At the 2015 SHOT Show, Rob Leatham runs through Springfield Armory’s new Loaded M1A Series rifle with an adjustable stock (MP9826, MSRP $2,021).

Click Image to See Full-Size Photo
Springfield Armory M1A M14 Camp Perry Loaded adjustable stock

Springfield Armory M1A M14 Camp Perry Loaded adjustable stock

MIA Match at Camp Perry is Popular
In 1974, Springfield Armory began offering a civilian-legal, semi-automatic version of the M14 known as the M1A™. M1As have enjoyed some success in Service Rifle and High Power Competition but today most Service Rifle shooters use the lighter-recoiling AR-platform black rifles. Nonetheless the M1A remains popular with American shooters and the annual M1A Match at Camp Perry offers serious, big-time prize money, thanks to Springfield Armory. In 2014 over $25,000 worth of cash and gear was awarded to Camp Perry M1A competitors, making the M1A Match the richest single rifle event at the NRA National Championships.

Springfield M1A match Camp Perry
Nick Till in 2009 M1A Match. Nick was the 2007 Service Rifle Nat’l Champion. Photo courtesy NRA Blog.

Permalink Competition, New Product 2 Comments »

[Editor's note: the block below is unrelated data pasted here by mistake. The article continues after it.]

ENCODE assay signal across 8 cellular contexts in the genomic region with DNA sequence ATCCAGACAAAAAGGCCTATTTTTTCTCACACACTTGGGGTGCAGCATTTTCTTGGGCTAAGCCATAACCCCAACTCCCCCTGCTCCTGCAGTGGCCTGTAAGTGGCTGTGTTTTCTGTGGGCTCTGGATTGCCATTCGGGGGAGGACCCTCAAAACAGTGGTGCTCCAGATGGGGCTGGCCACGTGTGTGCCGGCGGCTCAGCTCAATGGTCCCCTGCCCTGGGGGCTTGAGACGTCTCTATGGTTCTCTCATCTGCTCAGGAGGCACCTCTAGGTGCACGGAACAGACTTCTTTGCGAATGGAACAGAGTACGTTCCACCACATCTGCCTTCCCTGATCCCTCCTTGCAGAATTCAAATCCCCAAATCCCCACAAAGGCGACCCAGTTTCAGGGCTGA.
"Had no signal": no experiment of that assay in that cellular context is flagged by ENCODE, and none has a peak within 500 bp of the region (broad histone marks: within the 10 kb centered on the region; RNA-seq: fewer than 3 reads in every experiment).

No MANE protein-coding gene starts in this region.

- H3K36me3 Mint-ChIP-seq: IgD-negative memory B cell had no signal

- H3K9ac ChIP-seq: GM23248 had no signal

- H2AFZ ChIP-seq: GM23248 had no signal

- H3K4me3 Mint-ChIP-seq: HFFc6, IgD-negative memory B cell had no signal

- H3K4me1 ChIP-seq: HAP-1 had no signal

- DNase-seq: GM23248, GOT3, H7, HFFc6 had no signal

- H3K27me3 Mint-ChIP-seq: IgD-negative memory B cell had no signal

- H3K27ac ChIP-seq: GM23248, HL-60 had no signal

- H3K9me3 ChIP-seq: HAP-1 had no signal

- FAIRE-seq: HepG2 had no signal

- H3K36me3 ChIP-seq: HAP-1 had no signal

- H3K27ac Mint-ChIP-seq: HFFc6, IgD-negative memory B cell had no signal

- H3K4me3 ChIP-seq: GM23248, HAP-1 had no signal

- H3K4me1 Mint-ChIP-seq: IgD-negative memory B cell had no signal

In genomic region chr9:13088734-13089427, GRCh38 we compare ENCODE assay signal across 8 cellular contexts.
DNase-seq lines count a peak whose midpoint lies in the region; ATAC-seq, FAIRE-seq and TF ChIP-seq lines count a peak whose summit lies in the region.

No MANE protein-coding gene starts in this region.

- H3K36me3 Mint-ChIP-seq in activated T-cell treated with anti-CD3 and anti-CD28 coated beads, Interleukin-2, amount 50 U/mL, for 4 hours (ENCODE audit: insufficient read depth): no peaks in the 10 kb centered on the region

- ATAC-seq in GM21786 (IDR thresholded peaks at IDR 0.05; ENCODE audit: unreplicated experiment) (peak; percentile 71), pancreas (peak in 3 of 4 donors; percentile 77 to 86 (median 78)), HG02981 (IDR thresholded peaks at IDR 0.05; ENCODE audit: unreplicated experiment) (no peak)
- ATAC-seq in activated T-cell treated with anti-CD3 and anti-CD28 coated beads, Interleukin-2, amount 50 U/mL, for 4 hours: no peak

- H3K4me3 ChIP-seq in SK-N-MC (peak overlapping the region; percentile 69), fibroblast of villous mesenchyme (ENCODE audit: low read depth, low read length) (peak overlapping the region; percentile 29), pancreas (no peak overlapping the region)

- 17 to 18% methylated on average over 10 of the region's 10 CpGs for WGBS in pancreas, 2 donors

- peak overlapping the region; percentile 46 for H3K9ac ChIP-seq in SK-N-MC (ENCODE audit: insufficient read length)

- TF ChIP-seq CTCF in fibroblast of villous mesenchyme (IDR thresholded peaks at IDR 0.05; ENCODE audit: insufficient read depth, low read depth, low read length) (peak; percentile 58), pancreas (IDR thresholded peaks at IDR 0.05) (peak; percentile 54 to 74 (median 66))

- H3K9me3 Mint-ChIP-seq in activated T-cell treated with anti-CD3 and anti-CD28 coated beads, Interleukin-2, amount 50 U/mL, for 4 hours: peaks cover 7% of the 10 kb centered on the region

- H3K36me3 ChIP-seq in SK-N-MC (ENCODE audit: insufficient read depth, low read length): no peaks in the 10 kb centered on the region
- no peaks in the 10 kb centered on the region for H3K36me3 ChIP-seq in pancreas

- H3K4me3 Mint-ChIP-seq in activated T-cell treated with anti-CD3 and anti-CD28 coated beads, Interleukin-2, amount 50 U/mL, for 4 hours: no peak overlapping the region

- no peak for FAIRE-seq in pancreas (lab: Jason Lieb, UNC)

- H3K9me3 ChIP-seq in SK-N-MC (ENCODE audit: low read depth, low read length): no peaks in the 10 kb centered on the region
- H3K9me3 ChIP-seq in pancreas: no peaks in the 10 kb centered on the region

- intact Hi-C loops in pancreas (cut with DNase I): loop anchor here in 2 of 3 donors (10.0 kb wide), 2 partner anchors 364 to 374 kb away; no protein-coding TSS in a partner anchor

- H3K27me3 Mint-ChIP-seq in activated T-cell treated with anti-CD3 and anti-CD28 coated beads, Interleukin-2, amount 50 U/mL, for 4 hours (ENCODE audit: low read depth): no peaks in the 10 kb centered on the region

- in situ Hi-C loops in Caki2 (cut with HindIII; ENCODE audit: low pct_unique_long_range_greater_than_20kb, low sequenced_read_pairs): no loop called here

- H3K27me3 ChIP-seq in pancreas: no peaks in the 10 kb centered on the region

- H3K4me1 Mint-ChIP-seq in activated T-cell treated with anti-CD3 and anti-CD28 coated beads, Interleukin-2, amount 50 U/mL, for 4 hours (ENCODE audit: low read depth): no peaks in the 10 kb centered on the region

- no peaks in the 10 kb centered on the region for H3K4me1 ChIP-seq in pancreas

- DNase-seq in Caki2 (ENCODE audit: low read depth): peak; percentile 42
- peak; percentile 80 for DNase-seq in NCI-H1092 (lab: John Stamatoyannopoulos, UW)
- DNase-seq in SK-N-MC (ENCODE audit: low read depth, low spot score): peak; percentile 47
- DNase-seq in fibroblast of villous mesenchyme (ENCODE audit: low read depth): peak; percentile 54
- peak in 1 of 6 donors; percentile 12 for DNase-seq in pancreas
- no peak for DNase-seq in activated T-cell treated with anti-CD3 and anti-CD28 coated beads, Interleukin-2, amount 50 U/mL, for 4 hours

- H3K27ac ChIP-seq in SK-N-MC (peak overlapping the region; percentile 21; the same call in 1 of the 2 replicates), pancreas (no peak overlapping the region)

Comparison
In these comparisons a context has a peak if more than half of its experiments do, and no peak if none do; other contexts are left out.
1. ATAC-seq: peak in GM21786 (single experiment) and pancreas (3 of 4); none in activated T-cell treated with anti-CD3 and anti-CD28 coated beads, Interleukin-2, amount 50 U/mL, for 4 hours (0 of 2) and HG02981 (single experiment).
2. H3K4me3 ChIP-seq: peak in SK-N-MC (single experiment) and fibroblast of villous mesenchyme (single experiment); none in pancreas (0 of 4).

January 29th, 2015

USAMU Reloading Tip — Prepping GI 5.56 Brass for Match Use

Each Wednesday, the U.S. Army Marksmanship Unit publishes a reloading “how-to” article on the USAMU Facebook page. Yesterday’s “Handloading Hump Day” post covered preparation of once-fired 5.56x45mm brass. This article, the first in a 3-part series, has many useful tips. If you shoot a rifle chambered in .223 Rem or 5.56x45mm, this article is worth reading. And visit the USAMU Facebook page next Wednesday for the next installment.

This week, Handloading Hump-Day will answer a special request from several competitive shooters in Alaska. They asked about procedures for morphing once-fired GI 5.56mm brass into accurate match brass for NRA High Power Rifle use. The USAMU has used virgin Lake City (LC) 5.56 brass to win National Championships and set National Records for many years. In this 3-part series, we’ll share techniques proven to wring match-winning accuracy from combat-grade brass.

Preparing Once-Fired GI 5.56 Brass for Reloading (Part 1 of 3)
Assuming our readers will be getting brass once-fired as received from surplus dealers, the following steps can help process the low-cost raw material into reliably accurate components.

1. Clean the Brass
First, clean the brass of any dirt/mud/debris, if applicable. Depending on the brass’s condition, washing it in a soap solution followed by a thorough rinsing may help. [This step also extends the life of the tumbling media.] Approaches range from low-tech, using gallon jugs 1/2 full of water/dish soap plus brass and shaking vigorously, to more high-tech, expensive and time-consuming methods.

2. Wet-Tumbling Options (Be Sure to Dry the Brass)
When applying the final cleaning/polish, some use tumblers with liquid cleaning media and stainless steel pins for a brilliant shine inside and out, while others take the traditional vibratory tumbler/ground media approach. Degree of case shine is purely personal preference, but the key issue is simple cleanliness to avoid scratching ones’ dies.